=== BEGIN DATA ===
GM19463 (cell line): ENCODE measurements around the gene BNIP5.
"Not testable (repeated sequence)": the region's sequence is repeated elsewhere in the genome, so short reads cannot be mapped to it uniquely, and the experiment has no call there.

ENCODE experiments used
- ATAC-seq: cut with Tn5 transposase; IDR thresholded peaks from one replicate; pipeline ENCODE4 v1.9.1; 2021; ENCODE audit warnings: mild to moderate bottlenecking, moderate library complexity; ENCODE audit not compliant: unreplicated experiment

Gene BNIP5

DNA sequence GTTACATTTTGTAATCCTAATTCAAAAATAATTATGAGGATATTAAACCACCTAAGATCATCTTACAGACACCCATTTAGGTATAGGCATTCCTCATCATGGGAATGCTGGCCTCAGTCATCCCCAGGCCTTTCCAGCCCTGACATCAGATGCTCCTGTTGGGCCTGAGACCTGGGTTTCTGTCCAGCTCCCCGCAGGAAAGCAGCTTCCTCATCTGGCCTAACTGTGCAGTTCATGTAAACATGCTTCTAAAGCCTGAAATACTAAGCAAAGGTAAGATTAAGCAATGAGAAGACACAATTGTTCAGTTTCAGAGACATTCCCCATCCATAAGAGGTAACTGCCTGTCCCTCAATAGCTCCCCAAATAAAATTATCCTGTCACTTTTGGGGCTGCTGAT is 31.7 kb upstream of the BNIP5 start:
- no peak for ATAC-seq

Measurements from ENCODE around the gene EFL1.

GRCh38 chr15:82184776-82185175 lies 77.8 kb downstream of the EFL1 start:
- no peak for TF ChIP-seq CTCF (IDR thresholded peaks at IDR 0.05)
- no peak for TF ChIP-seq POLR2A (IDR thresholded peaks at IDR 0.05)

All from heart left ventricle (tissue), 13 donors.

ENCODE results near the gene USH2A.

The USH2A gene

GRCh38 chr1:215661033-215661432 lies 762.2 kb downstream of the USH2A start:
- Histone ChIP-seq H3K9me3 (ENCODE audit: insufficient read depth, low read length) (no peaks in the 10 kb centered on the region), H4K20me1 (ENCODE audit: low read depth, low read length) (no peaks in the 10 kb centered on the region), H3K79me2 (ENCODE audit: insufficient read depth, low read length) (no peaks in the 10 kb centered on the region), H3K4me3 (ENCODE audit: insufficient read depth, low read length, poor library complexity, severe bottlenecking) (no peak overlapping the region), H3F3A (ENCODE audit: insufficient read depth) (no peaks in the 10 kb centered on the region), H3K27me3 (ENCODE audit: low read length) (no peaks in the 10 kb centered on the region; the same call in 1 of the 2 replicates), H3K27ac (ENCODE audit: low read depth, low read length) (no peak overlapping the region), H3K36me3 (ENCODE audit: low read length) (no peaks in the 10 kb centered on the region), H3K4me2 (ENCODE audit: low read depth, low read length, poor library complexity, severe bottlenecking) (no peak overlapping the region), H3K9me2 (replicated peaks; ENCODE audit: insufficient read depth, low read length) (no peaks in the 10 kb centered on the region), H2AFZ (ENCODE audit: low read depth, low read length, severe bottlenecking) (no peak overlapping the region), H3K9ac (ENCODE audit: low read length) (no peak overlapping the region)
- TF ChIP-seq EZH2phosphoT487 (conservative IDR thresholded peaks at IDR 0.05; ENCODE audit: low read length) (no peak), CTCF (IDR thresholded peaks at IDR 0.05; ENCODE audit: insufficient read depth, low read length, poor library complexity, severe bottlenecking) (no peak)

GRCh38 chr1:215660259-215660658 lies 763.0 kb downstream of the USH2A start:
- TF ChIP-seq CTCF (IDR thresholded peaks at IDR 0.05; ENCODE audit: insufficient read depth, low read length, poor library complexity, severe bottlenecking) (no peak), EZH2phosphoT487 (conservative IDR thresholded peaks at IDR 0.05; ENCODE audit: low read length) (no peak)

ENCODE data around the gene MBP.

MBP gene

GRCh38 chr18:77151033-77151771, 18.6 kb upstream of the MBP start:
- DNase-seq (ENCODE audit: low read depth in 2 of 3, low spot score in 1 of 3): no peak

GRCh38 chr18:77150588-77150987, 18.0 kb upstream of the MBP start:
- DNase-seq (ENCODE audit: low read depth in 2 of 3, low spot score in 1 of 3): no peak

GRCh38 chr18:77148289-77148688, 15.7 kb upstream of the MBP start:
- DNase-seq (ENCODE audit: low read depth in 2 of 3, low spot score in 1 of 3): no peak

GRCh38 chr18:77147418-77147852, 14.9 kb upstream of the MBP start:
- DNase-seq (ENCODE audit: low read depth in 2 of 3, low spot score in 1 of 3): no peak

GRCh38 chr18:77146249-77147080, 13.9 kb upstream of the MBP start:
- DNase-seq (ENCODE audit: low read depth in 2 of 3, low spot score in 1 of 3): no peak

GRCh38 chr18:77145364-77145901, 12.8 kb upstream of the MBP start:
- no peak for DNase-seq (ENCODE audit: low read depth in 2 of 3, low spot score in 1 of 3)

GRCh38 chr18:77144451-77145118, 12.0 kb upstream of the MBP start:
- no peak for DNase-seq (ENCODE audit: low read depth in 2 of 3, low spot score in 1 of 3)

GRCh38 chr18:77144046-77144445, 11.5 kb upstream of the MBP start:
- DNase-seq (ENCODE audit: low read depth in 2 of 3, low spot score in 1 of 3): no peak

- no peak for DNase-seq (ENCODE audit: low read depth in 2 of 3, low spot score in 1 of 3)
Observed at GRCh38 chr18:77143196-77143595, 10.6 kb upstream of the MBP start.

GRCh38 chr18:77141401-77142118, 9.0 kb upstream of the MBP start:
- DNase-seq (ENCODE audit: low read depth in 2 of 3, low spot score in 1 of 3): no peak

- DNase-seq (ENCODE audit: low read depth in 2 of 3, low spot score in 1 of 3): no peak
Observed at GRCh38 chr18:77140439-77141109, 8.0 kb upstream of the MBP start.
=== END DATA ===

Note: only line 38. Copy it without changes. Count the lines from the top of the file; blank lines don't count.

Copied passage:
- no peak for DNase-seq (ENCODE audit: low read depth in 2 of 3, low spot score in 1 of 3)